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Thank you for your post. One of your comments struck me as particularly useful - you said ‘don’t be too hard on yourself’. My wife died 15 months ago and I still feel guilty that I didn’t comfort her and say more to help her in her last dreadful days. The truth was that I was in a daze at the time.

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Thank you for your brilliant words, you seem to be surviving this craziness & give hope to others. Jill M x

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Thanks very much for your encouraging comments. I hope you all are still surviving the grimness of grief and it is lovely to see people who I have walked this path with since the start on here <3

This week I took off my wedding ring. It wasn’t as momentous as I thought it would be and feels okay.

I didn’t really celebrate Christmas (the luxury of not having kids, I know it’s not possible for most people) so I passed it relatively unscathed this second Christmas without him, for the first time in my life I didn’t watch telly on Christmas Day and did some gardening/went for a walk.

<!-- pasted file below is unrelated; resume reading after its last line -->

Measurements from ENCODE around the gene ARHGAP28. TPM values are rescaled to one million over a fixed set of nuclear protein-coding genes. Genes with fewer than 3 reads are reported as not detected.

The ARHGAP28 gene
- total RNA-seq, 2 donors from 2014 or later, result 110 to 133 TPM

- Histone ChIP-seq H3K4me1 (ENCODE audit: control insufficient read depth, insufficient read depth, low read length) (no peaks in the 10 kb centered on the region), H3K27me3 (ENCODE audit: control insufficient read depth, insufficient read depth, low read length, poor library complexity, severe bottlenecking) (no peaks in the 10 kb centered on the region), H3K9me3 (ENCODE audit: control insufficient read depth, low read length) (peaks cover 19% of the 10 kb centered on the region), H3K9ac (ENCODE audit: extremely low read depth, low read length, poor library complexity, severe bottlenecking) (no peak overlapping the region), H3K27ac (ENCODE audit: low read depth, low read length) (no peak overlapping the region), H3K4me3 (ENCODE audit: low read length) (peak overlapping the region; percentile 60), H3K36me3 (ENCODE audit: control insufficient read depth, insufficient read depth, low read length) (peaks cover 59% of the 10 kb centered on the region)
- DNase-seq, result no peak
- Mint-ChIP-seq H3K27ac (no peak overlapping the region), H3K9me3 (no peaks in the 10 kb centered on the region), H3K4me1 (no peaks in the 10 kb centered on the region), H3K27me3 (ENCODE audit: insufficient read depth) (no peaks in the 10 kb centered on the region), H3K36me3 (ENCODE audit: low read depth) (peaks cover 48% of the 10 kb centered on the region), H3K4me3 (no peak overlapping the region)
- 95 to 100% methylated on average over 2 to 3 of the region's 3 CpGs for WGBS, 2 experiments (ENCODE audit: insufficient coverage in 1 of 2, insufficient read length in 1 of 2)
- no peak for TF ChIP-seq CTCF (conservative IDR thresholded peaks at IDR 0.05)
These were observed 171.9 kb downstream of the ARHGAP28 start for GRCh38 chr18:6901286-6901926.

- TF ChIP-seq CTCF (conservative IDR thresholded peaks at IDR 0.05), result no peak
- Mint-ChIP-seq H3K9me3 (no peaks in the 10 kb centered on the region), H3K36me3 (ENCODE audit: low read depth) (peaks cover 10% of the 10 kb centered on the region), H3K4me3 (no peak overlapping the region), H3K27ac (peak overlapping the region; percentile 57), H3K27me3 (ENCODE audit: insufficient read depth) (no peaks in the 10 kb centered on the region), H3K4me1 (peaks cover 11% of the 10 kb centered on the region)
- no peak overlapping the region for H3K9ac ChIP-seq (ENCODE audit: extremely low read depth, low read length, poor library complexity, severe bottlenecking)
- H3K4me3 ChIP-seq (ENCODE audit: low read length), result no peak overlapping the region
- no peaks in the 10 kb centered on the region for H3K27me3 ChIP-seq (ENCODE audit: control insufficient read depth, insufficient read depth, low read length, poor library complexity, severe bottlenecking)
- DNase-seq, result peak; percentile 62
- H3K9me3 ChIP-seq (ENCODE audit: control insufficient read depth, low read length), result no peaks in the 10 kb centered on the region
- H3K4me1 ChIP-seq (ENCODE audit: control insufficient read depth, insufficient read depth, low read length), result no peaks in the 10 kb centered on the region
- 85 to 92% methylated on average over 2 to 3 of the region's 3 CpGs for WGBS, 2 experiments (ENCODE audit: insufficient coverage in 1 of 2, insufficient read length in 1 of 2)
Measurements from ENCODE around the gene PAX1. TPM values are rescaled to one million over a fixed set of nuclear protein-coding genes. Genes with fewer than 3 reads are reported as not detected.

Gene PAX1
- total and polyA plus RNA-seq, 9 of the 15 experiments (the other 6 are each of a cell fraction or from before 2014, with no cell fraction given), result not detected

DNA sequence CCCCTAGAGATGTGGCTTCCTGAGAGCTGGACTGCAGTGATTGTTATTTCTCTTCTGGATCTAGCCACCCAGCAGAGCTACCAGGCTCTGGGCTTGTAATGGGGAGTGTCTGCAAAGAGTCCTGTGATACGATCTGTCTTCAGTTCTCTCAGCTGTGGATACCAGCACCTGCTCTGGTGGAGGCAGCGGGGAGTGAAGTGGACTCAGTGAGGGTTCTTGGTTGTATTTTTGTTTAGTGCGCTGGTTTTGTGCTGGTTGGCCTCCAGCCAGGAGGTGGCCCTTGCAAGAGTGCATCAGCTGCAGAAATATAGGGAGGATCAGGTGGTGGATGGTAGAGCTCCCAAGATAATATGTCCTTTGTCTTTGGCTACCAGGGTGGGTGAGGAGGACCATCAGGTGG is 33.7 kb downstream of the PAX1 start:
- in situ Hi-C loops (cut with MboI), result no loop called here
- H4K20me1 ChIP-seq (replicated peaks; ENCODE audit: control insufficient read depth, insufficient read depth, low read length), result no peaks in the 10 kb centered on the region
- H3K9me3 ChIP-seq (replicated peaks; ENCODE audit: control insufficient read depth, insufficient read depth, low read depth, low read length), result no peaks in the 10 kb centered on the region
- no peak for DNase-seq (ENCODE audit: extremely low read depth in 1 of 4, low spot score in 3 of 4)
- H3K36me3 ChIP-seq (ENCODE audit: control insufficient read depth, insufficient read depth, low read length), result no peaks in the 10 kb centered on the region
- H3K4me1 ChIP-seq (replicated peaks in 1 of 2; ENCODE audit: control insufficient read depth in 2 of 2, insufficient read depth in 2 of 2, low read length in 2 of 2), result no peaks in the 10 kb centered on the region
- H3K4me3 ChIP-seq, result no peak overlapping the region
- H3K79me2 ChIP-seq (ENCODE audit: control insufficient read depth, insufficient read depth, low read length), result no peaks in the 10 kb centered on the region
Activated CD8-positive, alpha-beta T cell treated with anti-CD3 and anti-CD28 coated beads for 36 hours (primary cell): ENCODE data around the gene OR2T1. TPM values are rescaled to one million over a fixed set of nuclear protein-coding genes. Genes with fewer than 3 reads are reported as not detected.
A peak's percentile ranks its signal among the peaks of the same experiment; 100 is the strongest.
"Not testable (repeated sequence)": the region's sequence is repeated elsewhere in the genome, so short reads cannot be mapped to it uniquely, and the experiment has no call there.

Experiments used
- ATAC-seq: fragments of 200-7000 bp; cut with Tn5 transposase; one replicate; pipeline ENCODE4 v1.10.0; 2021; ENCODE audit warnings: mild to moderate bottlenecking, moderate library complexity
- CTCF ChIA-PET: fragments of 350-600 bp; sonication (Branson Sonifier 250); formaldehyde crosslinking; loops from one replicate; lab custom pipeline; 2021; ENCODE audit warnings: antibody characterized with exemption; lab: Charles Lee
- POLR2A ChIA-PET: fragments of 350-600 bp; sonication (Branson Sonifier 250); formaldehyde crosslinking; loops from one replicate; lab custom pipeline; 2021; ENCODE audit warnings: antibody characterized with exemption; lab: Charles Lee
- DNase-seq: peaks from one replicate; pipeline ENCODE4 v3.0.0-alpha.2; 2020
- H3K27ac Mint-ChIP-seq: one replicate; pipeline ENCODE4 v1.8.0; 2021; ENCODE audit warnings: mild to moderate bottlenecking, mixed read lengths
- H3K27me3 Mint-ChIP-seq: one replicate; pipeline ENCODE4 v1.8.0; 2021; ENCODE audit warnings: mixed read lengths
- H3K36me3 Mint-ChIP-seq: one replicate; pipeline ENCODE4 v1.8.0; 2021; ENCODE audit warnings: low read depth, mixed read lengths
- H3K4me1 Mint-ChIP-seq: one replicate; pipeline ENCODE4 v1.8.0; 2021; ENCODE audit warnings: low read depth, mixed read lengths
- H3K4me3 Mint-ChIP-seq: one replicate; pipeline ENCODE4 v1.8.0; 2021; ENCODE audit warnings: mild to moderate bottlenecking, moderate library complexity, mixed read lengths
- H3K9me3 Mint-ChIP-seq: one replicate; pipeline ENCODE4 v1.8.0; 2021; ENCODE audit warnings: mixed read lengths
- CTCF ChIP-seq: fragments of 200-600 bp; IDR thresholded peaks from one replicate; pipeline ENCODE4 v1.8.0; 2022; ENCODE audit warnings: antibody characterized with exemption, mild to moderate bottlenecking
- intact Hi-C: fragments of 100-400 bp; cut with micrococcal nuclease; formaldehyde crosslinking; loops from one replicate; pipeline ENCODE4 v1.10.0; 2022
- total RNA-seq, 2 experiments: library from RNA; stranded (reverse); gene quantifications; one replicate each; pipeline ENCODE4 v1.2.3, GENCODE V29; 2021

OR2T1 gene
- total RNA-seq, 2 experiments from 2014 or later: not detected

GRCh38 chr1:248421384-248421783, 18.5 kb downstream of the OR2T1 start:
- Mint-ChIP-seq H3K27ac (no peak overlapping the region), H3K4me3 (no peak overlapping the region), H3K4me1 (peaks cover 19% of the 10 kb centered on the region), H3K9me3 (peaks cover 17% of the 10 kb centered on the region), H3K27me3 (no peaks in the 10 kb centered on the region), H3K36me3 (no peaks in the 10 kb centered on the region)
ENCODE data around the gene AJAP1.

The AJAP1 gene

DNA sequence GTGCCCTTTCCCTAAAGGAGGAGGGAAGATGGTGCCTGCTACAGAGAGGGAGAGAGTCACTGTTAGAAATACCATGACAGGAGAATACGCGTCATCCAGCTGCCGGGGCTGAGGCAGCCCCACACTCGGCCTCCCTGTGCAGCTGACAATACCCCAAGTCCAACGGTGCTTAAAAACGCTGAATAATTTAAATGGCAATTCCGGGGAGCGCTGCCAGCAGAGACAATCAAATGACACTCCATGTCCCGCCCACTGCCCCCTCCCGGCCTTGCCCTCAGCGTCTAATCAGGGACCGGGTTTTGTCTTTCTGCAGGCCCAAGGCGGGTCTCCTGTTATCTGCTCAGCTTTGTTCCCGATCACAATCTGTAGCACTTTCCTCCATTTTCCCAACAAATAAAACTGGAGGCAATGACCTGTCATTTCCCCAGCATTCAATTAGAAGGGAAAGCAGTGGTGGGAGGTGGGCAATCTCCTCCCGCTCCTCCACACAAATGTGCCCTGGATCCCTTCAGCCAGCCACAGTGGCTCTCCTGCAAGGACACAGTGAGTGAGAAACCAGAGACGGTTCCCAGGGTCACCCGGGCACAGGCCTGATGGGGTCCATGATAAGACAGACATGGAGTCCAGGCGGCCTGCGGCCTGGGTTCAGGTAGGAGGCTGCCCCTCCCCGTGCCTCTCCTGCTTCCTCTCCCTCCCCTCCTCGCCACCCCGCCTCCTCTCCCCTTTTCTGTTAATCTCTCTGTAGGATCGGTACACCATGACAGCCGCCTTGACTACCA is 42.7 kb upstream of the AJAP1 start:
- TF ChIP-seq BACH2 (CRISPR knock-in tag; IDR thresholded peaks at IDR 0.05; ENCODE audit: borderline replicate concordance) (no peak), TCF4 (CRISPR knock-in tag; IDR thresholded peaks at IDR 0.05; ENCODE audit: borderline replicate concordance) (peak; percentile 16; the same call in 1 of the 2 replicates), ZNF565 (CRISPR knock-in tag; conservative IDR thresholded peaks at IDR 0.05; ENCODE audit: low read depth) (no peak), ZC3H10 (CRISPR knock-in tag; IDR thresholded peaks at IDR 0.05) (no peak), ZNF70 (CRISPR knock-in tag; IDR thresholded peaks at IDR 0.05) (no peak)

4 days before Christmas I got a new boiler, something that caused me a lot of angst as my husband was an air conditioning engineer in a past job and had always said that he would install an aircon/heat system himself once our boiler packed up. He had handmade a cupboard over our boiler because he never intended it to be moved/replaced for that reason.

Of course when my boiler broke I knew something would have to happen to that cupboard he made and said would never be moved… it took me a while of living without hot water/heating in December before getting it sorted and i was reluctant due to that but in the end bit the bullet. It made me feel a bit weird at the time and the men saved the cupboard for me in case i can still use pieces of it (I can’t but still didn’t throw it away yet). Dealing with things like my drains blocking, boiler breaking, gutters falling off is giving me more confidence, i was terrified about dealing with workmen and this kind of thing a year ago and i still don’t enjoy it but like everything, you get used to it and find a way to solve the problems. Life is a series of problems after all :slight_smile:

I’m getting better at driving and enjoy it now, I still have not been on a motorway but my confidence locally is improving.

The big news is that I started a new relationship with a widowed man… I honestly never would have thought that is possible. I would have judged people like that that they didn’t love their husband as much as I loved mine… indeed i felt a lot of guilt at the start myself and came to realise the worst judgement/comments i got were actually from myself… I love my husband so much I would have thought it impossible I could fall in love again… it is surprising the turns life can take to show us we don’t know it all after all!